Sherlock atpistolshed

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Sherlock: [["at(pistol,Shed)", "gunowner(pistol,Moriarty)", "murderer(Victim,Moriarty)", "owner(Manor,Moriarty)", "owner(Shed,Watson)"], ["at(pistol,Shed)", "gunowner(pistol,Watson)", "murderer(Victim,Watson)", "owner(Manor,Moriarty)", "owner(Shed,Watson)"]] ... Figure 2: The epistemic state after the system found and ex- ecuted an action sequence such that the provided condition is satisfied. Note that only the appearance of the actual world is printed, and not the appearance of that appearance etc. the if statement is public to the detective, which means they will know which branch is taken, i.e. after performing the action they will know whether or not the fingerprints they found belong to the suspect, and will subsequently believe that they are the murderer in case of a match, or believe that they are not the murderer otherwise. Limitations and Future Work While the logic we use as the basis for our system can ex- press a wide range of relations between character’s beliefs, it is not without limitations. One such limitation is illustrated by The Star Wars example from the introduction. In this scenario, Luke believed that his father was dead, i.e. in all worlds that he considered possible his father was dead. How- ever, when Darth Vader revealed that he is Luke’s father, Luke then believed that his father was dead, Darth Vader was his father and Darth Vader was alive, which caused a contra- diction. When we use a naive encoding of the narrative, this would leave him with no worlds that he would consider pos- sible (and indeed, he uses the phrase “That’s impossible”). This is not technically a limitation of the logic, but some- thing that must be taken into consideration when modeling narratives in it. One way to avoid it is to model the epistemic effect that happened as consisting of two parts: First, Luke increased his uncertainty by adding new worlds in which his father was indeed alive and then he discards the worlds in which his father is not Darth Vader. This approach has the drawback that it requires a certain level of awareness of this kind of accidental contradictions on part of the domain au- thor. The other approach would be to explicitely model the process of learning the identity of an unknown person such that the properties of the unknown person are overwritten with those of the identity, or more concretely, when Luke learns that Darth Vader is his father, he also learns that his father has all properties that Darth Vader has, including the fact that he is alive, without regard for what he previously believed about him. The main limitations of our current system are all a con- sequence of using breadth-first search. The story fragment presented above can be found in less than one minute on modern hardware, but longer stories, or stories with more available actions will take significantly longer. Adding just one more necessary step to the story extends the planning process to several minutes. We also limited ourselves to one level of suspicion to limit the branching factor accordingly.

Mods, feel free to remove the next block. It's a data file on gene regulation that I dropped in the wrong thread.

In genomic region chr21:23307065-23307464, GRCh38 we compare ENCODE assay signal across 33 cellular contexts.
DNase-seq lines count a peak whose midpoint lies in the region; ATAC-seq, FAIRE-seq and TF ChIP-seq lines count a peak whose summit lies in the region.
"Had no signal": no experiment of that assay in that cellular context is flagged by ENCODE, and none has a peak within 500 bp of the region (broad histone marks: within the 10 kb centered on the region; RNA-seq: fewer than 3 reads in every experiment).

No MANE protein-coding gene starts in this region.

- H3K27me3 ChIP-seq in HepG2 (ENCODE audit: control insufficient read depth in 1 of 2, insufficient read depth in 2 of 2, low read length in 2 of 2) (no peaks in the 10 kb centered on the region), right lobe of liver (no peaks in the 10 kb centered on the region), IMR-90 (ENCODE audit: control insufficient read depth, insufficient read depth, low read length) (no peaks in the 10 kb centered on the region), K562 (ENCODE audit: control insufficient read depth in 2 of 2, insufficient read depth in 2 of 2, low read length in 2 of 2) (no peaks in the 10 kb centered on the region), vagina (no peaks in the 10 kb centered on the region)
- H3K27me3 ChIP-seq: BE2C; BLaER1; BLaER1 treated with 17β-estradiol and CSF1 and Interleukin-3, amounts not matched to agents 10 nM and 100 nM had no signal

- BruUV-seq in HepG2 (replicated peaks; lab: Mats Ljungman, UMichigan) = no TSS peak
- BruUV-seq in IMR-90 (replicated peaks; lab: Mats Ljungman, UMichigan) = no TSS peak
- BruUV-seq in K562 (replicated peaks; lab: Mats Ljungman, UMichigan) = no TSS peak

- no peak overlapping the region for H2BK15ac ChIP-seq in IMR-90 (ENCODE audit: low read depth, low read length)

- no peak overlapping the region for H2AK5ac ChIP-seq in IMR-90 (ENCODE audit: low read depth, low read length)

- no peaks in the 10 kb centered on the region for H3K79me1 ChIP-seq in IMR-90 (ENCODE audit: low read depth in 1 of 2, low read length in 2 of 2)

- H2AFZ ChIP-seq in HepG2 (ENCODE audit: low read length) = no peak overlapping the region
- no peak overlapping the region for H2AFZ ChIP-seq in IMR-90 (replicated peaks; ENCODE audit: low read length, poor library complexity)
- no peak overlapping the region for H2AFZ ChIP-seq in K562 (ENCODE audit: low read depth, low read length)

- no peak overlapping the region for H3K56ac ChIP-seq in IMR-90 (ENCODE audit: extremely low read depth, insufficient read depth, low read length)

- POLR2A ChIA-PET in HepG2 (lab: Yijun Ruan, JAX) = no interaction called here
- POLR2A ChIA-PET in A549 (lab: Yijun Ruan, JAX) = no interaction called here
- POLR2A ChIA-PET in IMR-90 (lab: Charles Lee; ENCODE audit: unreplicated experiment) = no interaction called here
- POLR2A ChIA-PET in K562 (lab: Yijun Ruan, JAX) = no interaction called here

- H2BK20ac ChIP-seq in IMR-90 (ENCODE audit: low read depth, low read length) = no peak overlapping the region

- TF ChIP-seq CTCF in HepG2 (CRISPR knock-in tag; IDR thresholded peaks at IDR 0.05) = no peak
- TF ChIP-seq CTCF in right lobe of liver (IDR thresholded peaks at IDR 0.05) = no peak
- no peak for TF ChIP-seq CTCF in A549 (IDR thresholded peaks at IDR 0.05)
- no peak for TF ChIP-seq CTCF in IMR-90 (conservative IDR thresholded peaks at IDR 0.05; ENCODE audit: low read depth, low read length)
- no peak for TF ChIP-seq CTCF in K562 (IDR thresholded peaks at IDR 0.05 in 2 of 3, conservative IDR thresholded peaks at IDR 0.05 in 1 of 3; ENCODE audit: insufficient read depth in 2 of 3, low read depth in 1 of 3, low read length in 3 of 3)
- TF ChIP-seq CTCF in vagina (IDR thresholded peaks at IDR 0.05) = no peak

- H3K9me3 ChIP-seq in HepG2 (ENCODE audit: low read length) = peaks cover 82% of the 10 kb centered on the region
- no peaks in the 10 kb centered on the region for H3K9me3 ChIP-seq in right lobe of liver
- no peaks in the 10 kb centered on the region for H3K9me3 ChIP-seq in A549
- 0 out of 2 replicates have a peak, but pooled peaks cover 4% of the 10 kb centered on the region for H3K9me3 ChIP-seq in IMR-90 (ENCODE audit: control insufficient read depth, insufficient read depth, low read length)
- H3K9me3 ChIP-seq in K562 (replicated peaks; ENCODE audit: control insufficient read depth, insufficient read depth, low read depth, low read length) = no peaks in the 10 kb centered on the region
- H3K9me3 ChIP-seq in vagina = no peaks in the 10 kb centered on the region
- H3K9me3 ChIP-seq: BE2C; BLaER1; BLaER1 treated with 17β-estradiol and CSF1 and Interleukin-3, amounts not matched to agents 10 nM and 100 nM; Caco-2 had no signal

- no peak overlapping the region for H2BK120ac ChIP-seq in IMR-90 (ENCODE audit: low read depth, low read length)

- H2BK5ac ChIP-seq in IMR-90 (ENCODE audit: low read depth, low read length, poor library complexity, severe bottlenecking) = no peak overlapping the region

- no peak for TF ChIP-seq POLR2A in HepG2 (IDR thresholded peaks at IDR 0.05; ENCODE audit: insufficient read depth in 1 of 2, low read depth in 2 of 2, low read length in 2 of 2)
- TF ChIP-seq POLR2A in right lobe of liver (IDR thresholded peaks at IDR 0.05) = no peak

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  • Fall '16
  • Robert Hassell
  • Modal logic, Saul Kripke, Sherlock, Possible world, Many-worlds interpretation

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